Solar eclipse’s tides blamed for broken net, up to 305,000 Atlantic salmon dumped into waters near San Juans

Thousands of farmed Atlantic salmon were accidentally released into the waters between Anacortes and the San Juan Islands, and officials are asking people to catch as many as possible. Tribal fishers, concerned about native salmon populations, call the accident “a devastation.”

It’s open season on Atlantic salmon as the public is urged to help mop up a salmon spill from an imploded net holding 305,000 fish at a Cooke Aquaculture fish farm near Cypress Island.

Lummi fishers out for chinook on Sunday near Samish, south of Bellingham Bay, were shocked to pull up the spotted, silvery sided Atlantic salmon — escapees that turned up in their nets again on Monday.

The Washington Department of Fish and Wildlife is urging the public to catch as many of the fish as possible, with no limit on size or number. The fish are about 10 pounds each. No one knows yet how many escaped. But the net had some 3 million pounds of fish in it when it imploded about 4 p.m. Saturday, said Ron Warren, fish program assistant director for the WDFW.

The department has been monitoring the situation and crafting a spill-response plan with Cooke, Warren said.

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In a statement Tuesday morning, Cooke said “exceptionally high tides and currents coinciding with this week’s solar eclipse” caused the damage. Cooke estimates several thousand salmon escaped following “structural failure” of a net pen.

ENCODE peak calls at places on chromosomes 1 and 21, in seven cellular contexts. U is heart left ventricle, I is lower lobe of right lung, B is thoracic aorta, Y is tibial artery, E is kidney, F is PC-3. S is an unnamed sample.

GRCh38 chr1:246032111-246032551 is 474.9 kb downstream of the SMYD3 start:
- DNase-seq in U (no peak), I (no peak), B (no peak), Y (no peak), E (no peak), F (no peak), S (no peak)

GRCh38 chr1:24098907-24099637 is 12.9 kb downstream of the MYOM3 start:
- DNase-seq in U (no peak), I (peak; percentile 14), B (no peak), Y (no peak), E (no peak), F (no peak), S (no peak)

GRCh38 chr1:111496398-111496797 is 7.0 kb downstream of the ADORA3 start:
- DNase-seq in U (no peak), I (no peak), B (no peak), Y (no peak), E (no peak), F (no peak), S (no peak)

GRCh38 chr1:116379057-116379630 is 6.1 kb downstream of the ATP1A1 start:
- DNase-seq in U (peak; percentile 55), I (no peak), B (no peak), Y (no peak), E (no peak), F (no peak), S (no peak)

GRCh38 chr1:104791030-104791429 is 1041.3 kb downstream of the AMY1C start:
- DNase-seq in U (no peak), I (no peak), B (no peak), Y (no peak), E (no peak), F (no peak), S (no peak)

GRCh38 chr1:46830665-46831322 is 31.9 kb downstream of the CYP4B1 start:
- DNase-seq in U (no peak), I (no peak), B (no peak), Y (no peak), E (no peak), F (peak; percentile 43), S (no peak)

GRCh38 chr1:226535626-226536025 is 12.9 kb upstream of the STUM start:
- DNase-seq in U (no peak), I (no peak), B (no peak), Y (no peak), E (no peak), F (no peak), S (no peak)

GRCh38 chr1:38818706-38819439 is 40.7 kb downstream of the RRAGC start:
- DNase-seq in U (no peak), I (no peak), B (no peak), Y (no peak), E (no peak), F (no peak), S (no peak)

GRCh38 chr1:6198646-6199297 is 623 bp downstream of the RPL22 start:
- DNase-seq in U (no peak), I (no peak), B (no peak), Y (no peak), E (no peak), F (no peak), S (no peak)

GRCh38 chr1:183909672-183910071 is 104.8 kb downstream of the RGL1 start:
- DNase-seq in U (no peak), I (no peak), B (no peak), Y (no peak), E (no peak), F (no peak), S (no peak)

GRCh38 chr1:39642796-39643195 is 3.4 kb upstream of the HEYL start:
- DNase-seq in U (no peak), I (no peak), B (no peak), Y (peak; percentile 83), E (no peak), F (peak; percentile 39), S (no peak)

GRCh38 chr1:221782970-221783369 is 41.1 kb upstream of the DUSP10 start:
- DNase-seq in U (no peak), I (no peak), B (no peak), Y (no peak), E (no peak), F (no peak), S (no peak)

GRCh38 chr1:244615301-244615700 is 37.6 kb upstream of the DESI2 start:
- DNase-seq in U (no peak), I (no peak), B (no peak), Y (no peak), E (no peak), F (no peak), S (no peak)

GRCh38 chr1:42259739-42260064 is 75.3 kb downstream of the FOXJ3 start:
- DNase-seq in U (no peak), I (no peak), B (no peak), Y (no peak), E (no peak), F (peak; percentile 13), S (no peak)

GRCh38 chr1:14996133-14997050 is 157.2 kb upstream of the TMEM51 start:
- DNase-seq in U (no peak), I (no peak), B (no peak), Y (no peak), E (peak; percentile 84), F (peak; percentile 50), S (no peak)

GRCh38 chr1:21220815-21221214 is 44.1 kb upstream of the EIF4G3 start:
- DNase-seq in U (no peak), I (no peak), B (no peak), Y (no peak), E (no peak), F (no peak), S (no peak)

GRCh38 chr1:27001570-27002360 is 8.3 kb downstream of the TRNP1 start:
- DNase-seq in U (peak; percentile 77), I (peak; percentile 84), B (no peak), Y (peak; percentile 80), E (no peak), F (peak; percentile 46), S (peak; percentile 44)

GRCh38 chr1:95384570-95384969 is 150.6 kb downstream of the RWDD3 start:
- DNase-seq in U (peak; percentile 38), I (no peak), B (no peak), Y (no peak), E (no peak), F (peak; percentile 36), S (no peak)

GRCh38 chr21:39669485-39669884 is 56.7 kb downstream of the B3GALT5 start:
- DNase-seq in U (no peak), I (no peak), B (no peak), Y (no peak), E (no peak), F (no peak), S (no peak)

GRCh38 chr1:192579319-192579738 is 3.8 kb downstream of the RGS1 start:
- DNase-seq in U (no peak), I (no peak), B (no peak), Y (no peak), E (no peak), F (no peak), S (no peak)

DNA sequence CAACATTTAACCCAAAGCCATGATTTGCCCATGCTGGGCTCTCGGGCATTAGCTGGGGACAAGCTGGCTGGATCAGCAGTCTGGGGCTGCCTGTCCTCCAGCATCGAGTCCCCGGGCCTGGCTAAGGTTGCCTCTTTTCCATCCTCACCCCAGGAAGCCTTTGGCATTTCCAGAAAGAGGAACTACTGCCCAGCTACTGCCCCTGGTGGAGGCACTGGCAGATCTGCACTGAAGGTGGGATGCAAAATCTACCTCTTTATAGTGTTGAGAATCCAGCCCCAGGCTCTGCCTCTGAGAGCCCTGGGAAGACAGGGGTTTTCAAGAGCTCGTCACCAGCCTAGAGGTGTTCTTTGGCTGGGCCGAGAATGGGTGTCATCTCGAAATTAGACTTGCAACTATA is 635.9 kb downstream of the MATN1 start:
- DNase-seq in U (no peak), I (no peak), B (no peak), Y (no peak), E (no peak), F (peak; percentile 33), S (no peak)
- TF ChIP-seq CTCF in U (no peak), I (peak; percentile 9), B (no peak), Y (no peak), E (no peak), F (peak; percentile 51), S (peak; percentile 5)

“It appears that many fish are still contained within the nets,” Cooke said in the statement. “It will not be possible to confirm exact numbers of fish losses until harvesting is completed and an inventory of fish in the pens has been conducted.”

The spill comes as the company is considering a controversial net-pen operation in the Strait of Juan de Fuca at Port Angeles, east of the Ediz Hook.

By Saturday afternoon, anchor lines to the pens broke, and walkways for servicing the pens tipped, making it unsafe for employees even to get in the water and assess the scope of the spill, Warren said.

The company’s explanation met with widespread disbelief.

“Part of the feed going to these salmon is chicken feed but this is B.S.,” said Chris Wilke, executive director of the Puget Sound Keeper, a nonprofit environmental group that opposes the company’s planned replacement and expansion of its existing operation.

“If they can’t be trusted in an accident like this how can…

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